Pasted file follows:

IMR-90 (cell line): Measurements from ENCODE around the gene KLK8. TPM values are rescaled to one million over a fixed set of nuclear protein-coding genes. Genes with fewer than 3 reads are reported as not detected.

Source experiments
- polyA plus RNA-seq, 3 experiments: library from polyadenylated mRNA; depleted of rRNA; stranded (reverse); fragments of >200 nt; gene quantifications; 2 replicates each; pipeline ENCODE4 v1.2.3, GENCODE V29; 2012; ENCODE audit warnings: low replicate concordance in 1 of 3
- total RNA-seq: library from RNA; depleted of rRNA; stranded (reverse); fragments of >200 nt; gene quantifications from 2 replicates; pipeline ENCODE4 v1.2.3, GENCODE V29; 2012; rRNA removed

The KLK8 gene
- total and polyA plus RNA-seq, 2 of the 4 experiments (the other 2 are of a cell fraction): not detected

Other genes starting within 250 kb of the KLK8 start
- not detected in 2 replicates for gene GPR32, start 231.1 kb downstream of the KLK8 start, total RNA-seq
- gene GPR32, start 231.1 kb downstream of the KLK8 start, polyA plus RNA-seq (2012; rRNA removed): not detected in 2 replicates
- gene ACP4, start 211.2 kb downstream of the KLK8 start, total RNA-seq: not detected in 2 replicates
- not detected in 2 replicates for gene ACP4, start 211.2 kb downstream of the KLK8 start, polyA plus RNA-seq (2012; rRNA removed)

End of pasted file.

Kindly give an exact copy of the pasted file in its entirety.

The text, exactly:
IMR-90 (cell line): Measurements from ENCODE around the gene KLK8. TPM values are rescaled to one million over a fixed set of nuclear protein-coding genes. Genes with fewer than 3 reads are reported as not detected.

Source experiments
- polyA plus RNA-seq, 3 experiments: library from polyadenylated mRNA; depleted of rRNA; stranded (reverse); fragments of >200 nt; gene quantifications; 2 replicates each; pipeline ENCODE4 v1.2.3, GENCODE V29; 2012; ENCODE audit warnings: low replicate concordance in 1 of 3
- total RNA-seq: library from RNA; depleted of rRNA; stranded (reverse); fragments of >200 nt; gene quantifications from 2 replicates; pipeline ENCODE4 v1.2.3, GENCODE V29; 2012; rRNA removed

The KLK8 gene
- total and polyA plus RNA-seq, 2 of the 4 experiments (the other 2 are of a cell fraction): not detected

Other genes starting within 250 kb of the KLK8 start
- not detected in 2 replicates for gene GPR32, start 231.1 kb downstream of the KLK8 start, total RNA-seq
- gene GPR32, start 231.1 kb downstream of the KLK8 start, polyA plus RNA-seq (2012; rRNA removed): not detected in 2 replicates
- gene ACP4, start 211.2 kb downstream of the KLK8 start, total RNA-seq: not detected in 2 replicates
- not detected in 2 replicates for gene ACP4, start 211.2 kb downstream of the KLK8 start, polyA plus RNA-seq (2012; rRNA removed)